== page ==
It's impossible not to associate The Nürburgring with Porsche. Over the last decade, three of the brand's production road cars crossed the 20,600-meter circuit in under six minutes, the benchmark for most manufacturers aiming to make their mark.
However, Porsche's dominance didn't last only this decade. In 1983, during the qualifying session of the 1000 kilometers of Nürburgring, Porsche entered Stefan Bellof. In his favor, the stars aligned in one of his laps. He managed to pull off a record lap time of 6:11:13 through the 20,832-meter Grand Prix circuit, even longer than the usual circuit configuration for production car lap times. His teammate, Jochen Mass, came second fastest with a lap time of 6:16:85. Bellof's record would remain unbeaten for nearly 35 years.
The cars they were driving? The Porsche 956.
Porsche in Endurance Racing
The legendary Porsche 935. (Source: WallpaperUp, BelleDeesse)
Porsche dominated the Group 5 class of the World Sportscar Championship. Their 935 "Moby Dick" was running circles around the competition, winning over twenty times in Group 6. However, they weren't willing to rest on their laurels. They wanted to expand their already great motorsport influence and in the 1980s, Peter Schultz, the CEO of Porsche North America, had plans to enter the brand into Indycar racing.
A 2.65-liter twin-turbo engine was developed for the new race car, but sudden changes in CART regulations rendered it useless, forcing Porsche to withdraw. Despite that setback, the new engine wasn't wasted, finding its way into the open-top Porsche 936 which won the 1981 24 Hours of Le Mans.
On that same year, the FIA announced the Group C class. It turns out that Porsche had just the right engine lying around to enter, the same 2.56-liter Indycar engine used in the Porsche 936. Now all they needed to do was to build a car around it.
A clay modeler sculpting the Porsche 956. (Source: Rareforms, Vince Rago)
The FIA set a weight limit of 800 kilograms, along with a fuel consumption limit. These regulations posed a challenge to Porsche's development team because to win Group C, you'll have to balance every variable in developing a car so all its parts can work in perfect harmony. There are a million different possible configurations, but only a tiny few can land you a spot on the podium.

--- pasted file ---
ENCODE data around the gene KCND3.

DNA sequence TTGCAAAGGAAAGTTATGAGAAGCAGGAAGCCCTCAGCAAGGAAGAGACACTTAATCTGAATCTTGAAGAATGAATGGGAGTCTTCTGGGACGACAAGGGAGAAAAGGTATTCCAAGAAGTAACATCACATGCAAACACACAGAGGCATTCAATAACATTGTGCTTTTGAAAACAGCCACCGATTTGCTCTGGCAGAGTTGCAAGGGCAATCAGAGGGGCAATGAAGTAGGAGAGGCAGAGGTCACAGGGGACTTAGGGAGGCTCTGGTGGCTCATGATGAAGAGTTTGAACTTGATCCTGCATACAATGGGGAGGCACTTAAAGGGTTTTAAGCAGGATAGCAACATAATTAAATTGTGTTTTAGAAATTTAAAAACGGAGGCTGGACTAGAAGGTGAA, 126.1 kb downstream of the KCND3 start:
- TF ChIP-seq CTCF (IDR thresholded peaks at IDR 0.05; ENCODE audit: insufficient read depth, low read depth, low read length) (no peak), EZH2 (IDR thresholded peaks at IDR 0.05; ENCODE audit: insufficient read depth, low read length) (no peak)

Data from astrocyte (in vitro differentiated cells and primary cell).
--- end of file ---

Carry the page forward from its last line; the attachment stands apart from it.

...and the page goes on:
Porsche appointed Norbert Singer, the man behind the 935's extended lifespan, to be in charge of developing the new car. His team was tasked to build a successor to the 956 in compliance with Group C regulations. Because of the rule set's very last-minute release, many teams were speculative on what kind of car was allowed to be raced. Unfortunately for BMW, they guessed wrong and had to withdraw.
Three months into the development program, the car wasn't built yet. Three more months, still little progress. The team had to work to their absolute limit from dusk to dawn for the new car to see the light of day in time for the 1983 season.
A cross-section of the Porsche 956. (Source: Porsche)
Downforce plays a major role in how a race car performs. In 1981, Singer and his team decided to experiment with something new, ground effect. It was proven effective in Formula 1 race cars, so they wanted to apply it to endurance racing cars.
You can observe ground effect at home by taking a tarp and lifting it parallel to the ground on a windy day. As the tarp gets closer to the ground, the cross-sectional area between the ground and the tarp decreases. Air pressure beneath the tarp decreases, and above the tarp, it stays the same. This will cause the tarp to be drawn to the ground thanks to a net downward force. This same principle applies to cars.
The first car finally rolled out of development in 1982. Chassis 001 was painted in a plain white livery with some sponsor stickers on it. It served as a test vehicle, used for real-world tests at Weissach, driven by Porsche test driver Jurgen Barth.
Porsche 956 Chassis 001. (Source: Porsche)
Chassis 001 made its first racing debut in the 6 Hours of Silverstone, now painted in its iconic Rothmans color scheme. Driven by Belgian legend Jacky Ickx and British racing driver Derek Bell, one of the two drivers set the fastest lap times during qualifying, over a second quicker than the Martini-Lancia LC1, the second-fastest car in the race. Group C cars had a disadvantage compared to Group 6 cars, the class the LC1 was in, as fuel restrictions were held. The Lancia won the race overall, but Ickx and Bell came in a respectable second place, also winning in its class. The 956's debut victories proved to the competition that the car was no slouch.
After Silverstone, Chassis 001 became no more than a test car. It served as a testbed for Le Mans simulations, often spotted running around Weissach, Germany. The car was also tested at Circuit Paul Ricard for an extended period to refine its bodywork. 001's test results served as valuable data for Chassis 002, the car Ickx and Bell would win with at the 24 Hours of Le Mans. Porsche would also win a 1-2-3 photo finish with chassis 003 and 004.
Chassis 001 made its final competitive appearance at the Deutsche Rennsport Meisterschaft at the Norisring. The weather was far from favorable, with torrential rains covering the circuit. Jochen Mass, the man driving Chassis 001, would secure a very narrow victory. He won the race within less than a second to the second-place car on the final lap.
001 continued its life as a test car once again till its retirement, providing valuable data to its sibling cars. After its retirement, Porsche refurbished it and gifted the car to Jacky Ickx after his massive contribution to the brand's endurance racing success. He sold the car to Bruce Zeigler, who resides in California, in 1993.